Therefore, you could convert a “visual map” into what, in the end is just a single quantity.

But, of course, the key issue is: defining a “coding” to represent the knowledge into a visual map, that then is converted into a code, and then stored.

Retrieving information is simply a matter of nit-picking from a “dashboard” the characteristics of the “pattern” that you would like to build (organization, rules, etc), and then have the system search it for you.

The beauty? If you work with databases, you know that you have to enter one or more keys, and that the larger the number of keys, the longer it takes to find the information.

But if the information is stored to solve a specific “pattern”, it is just a matter of retrieving a specific code.

Much faster than the typical retrieval system that you see, say, in CSI to match a fingerprint, or DNA code.

And coding is the key.

Moving to visual decision making

Getting back to the beginning: we do not read a list item-by-item: we search to find matching patterns- what exist, and what we search.

If your coding system is properly designed, you can imagine different “visual maps”, and then ask the system that I described in the previous sections to convert these maps into unique figures, and retrieve the closest ones.

In the end, it is what you do with your dashboards, or all the DSS/EIS/Business intelligence systems etc that I worked on or designed from late 1980s.

The difference is: until now, you converted your patterns into numbers, retrieved numbers, created new patterns on paper, on a whiteboard, in your mind, and then, again, you converted into numbers, to refine your decision.

The funny part: you do the job to make yourself understood by the computer- and not the other way around.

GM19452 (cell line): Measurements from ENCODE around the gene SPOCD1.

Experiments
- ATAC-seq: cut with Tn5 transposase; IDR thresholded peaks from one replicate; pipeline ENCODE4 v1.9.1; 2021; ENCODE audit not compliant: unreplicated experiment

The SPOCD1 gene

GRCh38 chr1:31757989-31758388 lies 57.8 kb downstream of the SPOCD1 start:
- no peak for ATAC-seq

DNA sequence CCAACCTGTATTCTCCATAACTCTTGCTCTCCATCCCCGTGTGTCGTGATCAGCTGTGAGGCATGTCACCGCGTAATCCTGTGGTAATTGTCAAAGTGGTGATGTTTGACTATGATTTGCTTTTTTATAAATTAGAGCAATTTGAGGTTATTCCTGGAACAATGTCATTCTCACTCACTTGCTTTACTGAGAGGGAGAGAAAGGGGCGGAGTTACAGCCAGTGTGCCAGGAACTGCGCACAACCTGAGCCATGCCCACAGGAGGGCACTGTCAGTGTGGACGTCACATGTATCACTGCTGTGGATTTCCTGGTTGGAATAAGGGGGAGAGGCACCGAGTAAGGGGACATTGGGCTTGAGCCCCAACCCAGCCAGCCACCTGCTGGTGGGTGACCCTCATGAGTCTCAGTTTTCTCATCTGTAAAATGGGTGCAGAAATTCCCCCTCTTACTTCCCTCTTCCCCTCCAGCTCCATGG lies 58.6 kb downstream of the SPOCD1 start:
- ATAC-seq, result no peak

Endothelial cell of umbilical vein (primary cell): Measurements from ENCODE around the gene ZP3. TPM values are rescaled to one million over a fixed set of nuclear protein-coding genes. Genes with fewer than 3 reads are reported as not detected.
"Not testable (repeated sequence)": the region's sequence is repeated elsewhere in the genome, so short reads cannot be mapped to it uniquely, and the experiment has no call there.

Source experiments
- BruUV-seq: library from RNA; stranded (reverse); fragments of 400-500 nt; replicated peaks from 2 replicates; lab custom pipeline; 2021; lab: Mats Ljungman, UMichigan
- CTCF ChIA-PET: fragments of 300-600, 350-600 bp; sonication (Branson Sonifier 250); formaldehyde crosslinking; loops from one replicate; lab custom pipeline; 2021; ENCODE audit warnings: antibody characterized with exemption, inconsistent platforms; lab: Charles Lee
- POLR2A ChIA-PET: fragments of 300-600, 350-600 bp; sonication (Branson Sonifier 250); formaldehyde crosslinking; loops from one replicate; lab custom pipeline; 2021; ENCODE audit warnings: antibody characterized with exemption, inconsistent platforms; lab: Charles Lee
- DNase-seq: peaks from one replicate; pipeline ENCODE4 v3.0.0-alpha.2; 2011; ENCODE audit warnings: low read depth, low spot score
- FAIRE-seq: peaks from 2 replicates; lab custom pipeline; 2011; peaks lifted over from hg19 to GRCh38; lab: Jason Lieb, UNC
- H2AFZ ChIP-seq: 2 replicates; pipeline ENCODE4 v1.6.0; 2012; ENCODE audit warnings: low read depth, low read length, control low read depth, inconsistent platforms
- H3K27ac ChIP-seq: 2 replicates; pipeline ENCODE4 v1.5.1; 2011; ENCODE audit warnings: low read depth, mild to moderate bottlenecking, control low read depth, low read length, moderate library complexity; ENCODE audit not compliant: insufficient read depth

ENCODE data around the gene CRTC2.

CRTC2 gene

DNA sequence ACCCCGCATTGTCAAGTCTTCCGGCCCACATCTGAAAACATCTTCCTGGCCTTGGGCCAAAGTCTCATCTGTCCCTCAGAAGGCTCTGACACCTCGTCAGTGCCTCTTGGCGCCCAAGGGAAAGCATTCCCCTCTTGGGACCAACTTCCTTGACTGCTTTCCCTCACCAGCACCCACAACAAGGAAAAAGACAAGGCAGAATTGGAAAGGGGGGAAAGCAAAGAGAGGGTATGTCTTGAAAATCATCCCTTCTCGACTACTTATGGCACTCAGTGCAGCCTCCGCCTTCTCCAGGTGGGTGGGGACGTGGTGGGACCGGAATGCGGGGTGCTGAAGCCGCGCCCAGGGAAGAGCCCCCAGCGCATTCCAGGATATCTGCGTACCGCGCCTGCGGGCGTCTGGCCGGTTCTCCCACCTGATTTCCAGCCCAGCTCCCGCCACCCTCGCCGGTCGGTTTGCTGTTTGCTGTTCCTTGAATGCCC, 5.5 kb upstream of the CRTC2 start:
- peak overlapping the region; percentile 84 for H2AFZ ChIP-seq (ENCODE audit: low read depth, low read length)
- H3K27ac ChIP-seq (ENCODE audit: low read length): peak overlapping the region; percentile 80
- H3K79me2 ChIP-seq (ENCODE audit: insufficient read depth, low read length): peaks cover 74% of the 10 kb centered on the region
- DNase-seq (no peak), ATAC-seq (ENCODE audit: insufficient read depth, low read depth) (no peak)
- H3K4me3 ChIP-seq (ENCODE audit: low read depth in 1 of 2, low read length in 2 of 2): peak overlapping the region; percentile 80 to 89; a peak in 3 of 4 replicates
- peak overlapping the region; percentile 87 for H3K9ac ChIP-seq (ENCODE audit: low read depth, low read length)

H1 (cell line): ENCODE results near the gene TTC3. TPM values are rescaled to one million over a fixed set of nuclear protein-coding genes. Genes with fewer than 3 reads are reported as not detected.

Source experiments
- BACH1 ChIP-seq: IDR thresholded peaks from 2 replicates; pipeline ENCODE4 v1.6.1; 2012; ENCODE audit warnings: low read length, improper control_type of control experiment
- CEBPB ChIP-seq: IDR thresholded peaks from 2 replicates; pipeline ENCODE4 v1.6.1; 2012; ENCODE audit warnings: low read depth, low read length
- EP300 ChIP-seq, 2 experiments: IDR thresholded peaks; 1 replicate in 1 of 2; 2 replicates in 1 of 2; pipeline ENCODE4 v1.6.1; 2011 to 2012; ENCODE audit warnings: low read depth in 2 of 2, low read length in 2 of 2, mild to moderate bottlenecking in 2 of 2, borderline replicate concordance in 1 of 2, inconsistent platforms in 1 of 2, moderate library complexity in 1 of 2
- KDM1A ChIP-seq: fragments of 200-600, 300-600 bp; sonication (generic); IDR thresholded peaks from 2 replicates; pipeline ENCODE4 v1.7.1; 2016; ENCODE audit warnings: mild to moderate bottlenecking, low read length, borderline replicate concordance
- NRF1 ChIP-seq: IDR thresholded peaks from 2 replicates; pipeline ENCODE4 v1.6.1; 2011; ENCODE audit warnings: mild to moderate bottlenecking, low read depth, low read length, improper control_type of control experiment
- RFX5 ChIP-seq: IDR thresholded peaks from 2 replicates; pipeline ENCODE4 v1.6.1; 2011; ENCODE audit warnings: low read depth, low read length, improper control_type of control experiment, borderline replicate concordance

I plan eventually to build and publish a prototype, but I am quite confident that I am not the only one who toyed in the 1980s with Artificial Intelligence, in the 1990s with decision-making technologies, and over this decade with various bits and pieces that try to simplify your interactions with technology.


The concept has few interesting consequences: the most important being that, while all the database technology is still there, you can now build a “layer” to make it more humane.

Instead of having to wait to have a pre-defined dashboard, you can visually explore, store, search information.

There are some companies offering software tools that, with some data-massaging and integration, allow to explore data almost visually.

The difference here is to build not a general-purpose, one-size-fits-all system, but to build, search, retrieve by patterns.

And patterns can also be aggregated with other patterns.

Nothing forbids the actual decision maker to “save” patterns that (s)he could then reuse, or share.

What is needed, is: work not only on the technological side (relatively easy), but also on the education of the users.

Current offers like GoogleWave or Facebook are mainly verbal- no surprise, considering that the founders received book-based education.

It will be interesting to see how YouTube and others will introduce visual technologies not only to retrieve information, but also to store it.

XXI century managers who started using mobiles over the last few years, and are now just kids, will probably better equipped to interact with a visual approach.